And the story finds its roots in some very real issues. One is the housing crisis following the end of World War II with GIs flooding back into the country with families to raise and no jobs and no homes to be had. The situation further aggravated by the wage gap. The rich just seem to get richer, buying up all the land and resources in town,  namely the notorious John O’Connor — the second richest man in the world by latest figures shouted by passing tour guides on sightseeing buses. Ironically, in such an environment the panhandling community is especially strong and foremost among their ranks is sophisticated tramp Aloyisius McKeever (Victor Moore).

He migrates as the crow flies to Winter palaces and Summer getaways belonging to those in the affluent sectors of society. He has set up a bit of a revolving timeshare but you could say it only goes one way. None of his benefactors seem to know they are being so charitable and Mr. MeKeever does his best not to draw attention to himself. Letting himself in through fence boards, sneaking down through manhole covers, and setting up an elaborate trigger system to turn off all lights at the moments notice. In this way, he manages to live a rather comfortable life undetected in the boarded up estate of the aforementioned magnate John O’Connor.

Although he’s a rather peculiar character, a conniver and a bit of an opportunist, it should not go unsaid that he does have a conscience — a moral code if you will — that makes him increasingly compelling. Aside from his quirky ways, Aloysius McKeever is quite generous even if it involves someone else’s capital. Soon his great home that he is “borrowing” is filled with a few GIs and families including the drifting Jim Bullock (Don DeFore) who was thrown out of his apartment after Mr. O’Connor bought the land. Now with a place to gather himself, Jim has the seed of an idea — retrofitting old army barracks into track housing for returning GIs. The only problem is they need real estate, real estate being snapped up by the one in the same John O’Connor. You’ve probably gotten tired of hearing his name by now.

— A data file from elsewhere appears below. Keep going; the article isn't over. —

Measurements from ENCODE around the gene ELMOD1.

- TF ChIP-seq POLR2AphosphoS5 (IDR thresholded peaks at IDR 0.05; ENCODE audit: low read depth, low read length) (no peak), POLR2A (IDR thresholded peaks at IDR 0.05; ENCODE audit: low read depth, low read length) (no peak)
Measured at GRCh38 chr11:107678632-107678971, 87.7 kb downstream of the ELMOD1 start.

All of this would be unrelated if it weren’t for a girl who ran away from finishing school, Trudy O’Connor (Gale Storm). Her last name says it all already, and when she flees to seek asylum at her father’s  winter estate, she’s surprised to find it occupied. It makes for a funny scenario but rapidly she settles into the community and simultaneously falls in love with Jim.

At this juncture, Trudy asks her father for perhaps the biggest favor of her life — that he would play it her way — masquerading as another vagrant so that he can meet her love and not sway him to marry Trudy with the imminent promise of great wealth. And that’s the next enjoyment of the film, watching stuffy old Mr. O’Connor forced to be a guest in his own home, bossed around by Aloysius. But he’s not the only one out of sorts, Trudy’s mother (Ann Harding) also comes to live with them as a cook and this creates yet another complicating layer of wistful romance.

In the process, everyone learns something. There is a newfound appreciation for people and life. What it means to make an honest day’s wages. What it means to live for more than money. What it means to truly love someone so much that you don’t want to live a day without them. Even what it means to live in a caring community that looks to bless each other and share resources in such a way that no one is in need. I would even wager a bet that this is less socialism and more of what the early Christians talked about in Acts.

The film is blessed by some lovable, wonderfully comic performances from a couple great Hollywood actors, most notably Victor Moore and Charles Ruggles who highlight the storyline’s oddities. Meanwhile, some of the younger stars have winning charm that would translate into several solid careers in the growing medium of television. For some ready made feel-good Christmas magic, look no further than 5th Avenue.

3.5/5 Stars